Shiite-populated areas across Lebanon have been the target of terror
attacks even before Hezbollah entered the fighting on the side of the
Syrian government in May 2013, but those terror attacks have intensified
recently. Four car bombings have targeted southern Beirut in recent
months, while a number of IED attacks have occurred in Lebanon's Beqaa
The head of the Islamic Jihadist Movement in Ain al-Hilweh camp voiced
fears on January 8 of a possible armed sectarian confrontation between
Hezbollah and Palestinian refugees in Lebanon if the party did not
revise its policies at home and in Syria. Sheikh Jamal Khattab told the
Daily Star that should fighting erupt between Palestinians and Hezbollah
the conflict could be even worse than the "war of the camps" (read:
massacres) of the 1980s, when that conflict was not considered
particularly sectarian. Today, says Sheikh Khattab, it would be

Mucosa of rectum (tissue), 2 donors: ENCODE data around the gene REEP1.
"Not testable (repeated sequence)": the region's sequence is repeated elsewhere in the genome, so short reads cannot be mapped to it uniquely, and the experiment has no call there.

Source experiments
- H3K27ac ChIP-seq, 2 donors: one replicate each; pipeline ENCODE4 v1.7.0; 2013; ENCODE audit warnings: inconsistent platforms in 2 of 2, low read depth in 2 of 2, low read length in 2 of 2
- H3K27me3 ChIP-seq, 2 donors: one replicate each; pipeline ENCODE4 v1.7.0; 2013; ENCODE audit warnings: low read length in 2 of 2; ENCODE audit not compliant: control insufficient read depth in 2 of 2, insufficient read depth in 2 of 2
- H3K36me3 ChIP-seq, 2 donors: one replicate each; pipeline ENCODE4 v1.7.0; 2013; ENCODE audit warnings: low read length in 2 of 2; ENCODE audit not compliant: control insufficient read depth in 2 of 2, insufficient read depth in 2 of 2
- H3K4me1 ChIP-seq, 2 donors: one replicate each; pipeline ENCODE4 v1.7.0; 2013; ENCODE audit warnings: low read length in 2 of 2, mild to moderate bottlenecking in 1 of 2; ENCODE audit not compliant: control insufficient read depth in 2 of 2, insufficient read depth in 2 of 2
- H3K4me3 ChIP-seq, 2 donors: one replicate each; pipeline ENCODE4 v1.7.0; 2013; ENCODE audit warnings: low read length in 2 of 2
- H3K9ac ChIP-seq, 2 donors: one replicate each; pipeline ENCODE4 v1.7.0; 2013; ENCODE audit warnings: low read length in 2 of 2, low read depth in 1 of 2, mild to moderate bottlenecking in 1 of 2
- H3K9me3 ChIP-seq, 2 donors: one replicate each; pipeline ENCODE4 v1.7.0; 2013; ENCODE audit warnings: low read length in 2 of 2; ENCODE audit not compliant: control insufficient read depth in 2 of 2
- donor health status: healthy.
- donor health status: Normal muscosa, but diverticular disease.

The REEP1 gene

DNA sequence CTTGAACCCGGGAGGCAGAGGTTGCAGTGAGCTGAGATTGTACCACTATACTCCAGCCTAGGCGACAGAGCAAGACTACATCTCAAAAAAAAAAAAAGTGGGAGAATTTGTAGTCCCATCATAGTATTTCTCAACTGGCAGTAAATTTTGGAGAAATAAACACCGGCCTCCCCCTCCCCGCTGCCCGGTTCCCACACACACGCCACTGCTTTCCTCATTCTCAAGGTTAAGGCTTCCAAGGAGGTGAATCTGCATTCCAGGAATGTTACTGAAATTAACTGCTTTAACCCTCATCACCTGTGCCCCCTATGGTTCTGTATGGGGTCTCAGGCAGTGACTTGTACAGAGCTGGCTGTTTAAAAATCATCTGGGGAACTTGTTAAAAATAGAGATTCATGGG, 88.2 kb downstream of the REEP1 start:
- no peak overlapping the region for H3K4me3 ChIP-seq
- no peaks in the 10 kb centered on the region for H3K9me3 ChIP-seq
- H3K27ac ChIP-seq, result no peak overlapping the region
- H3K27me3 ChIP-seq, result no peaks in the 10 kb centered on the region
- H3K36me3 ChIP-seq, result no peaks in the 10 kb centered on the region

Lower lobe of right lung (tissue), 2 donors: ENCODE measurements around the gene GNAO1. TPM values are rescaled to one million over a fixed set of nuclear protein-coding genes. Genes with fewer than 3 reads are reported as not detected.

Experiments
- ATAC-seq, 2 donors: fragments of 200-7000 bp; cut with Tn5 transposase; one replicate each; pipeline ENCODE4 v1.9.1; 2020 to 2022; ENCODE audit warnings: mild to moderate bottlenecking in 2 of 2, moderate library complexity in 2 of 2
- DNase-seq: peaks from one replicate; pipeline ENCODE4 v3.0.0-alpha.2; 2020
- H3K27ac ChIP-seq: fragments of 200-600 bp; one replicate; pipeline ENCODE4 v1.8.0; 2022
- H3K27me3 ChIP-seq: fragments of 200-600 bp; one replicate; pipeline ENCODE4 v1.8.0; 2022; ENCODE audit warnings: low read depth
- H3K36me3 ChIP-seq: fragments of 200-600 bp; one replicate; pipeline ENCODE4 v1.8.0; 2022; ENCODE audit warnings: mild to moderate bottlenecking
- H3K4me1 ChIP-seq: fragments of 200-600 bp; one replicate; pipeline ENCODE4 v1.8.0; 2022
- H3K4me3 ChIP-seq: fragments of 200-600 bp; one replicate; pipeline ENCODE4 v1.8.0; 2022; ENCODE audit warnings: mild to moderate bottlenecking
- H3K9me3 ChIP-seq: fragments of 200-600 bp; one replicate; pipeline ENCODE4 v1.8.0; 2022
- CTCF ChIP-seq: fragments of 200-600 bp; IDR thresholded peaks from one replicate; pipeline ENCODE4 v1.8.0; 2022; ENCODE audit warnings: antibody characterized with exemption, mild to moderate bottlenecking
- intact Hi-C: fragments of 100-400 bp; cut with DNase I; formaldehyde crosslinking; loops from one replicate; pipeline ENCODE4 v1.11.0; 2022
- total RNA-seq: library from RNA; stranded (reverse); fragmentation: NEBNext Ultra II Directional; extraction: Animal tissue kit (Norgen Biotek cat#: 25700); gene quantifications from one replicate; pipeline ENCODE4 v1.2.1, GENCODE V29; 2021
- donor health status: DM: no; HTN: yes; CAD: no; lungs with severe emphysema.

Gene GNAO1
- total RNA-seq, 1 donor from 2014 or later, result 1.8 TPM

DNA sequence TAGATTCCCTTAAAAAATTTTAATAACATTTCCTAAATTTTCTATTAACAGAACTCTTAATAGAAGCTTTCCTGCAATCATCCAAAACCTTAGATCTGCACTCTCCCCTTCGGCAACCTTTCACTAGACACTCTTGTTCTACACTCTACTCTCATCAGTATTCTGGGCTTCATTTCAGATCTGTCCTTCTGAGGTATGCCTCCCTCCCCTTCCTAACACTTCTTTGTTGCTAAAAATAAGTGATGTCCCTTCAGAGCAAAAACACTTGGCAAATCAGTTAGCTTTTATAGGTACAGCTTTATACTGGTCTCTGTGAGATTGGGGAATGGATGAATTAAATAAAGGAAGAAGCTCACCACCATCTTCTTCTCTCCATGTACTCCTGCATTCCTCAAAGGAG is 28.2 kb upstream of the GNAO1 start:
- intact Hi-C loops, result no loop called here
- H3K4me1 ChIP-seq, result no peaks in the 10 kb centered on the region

different. Today it would be a Sunni vs. Shia war, with regional and
international consequences, given the poisonous sea-change in sectarian
relations since the invasion of Iraq in 2003.
In Ain al-Hilweh and other camps, posters of local men killed while
fighting alongside Takfiri groups in Syria, or against U.S. troops in
Iraq, are tacked up throughout the camp. Lebanese security sources claim
that Palestinian Islamist groups in Ain al-Hilweh have all finalized
preparations to for a possible conflict with the Hezbollah's organized
and trained "Resistance Brigades." These organizations include Usbat
al-Ansar, Jund al-Sham, Fatah al-Islam, and other Salafist groups, and
supporters of the controversial fugitive Sheikh Ahmad al-Assir, and
rumors abound that some of these elements are being financed by certain
of the six Gulf Cooperation Council states as well as some Lebanese
pro-Western March 14 parties.
Apparently the consideration among such groups and their sponsors is
that conditions in Lebanon are ripe for an expanded war against "Shia
infidels," and reportedly plans are now in place to bring it here, with
several groups that are now fighting in Syria pledging to widen the
Sunni-Shia war into Lebanon.
For their part, some pro-Hezbollah groups and many Lebanese citizens are
suspicious of possible Palestinian involvement in recent terror attacks
in Dahiyeh and the recent bombing of the Iranian Embassy. In point of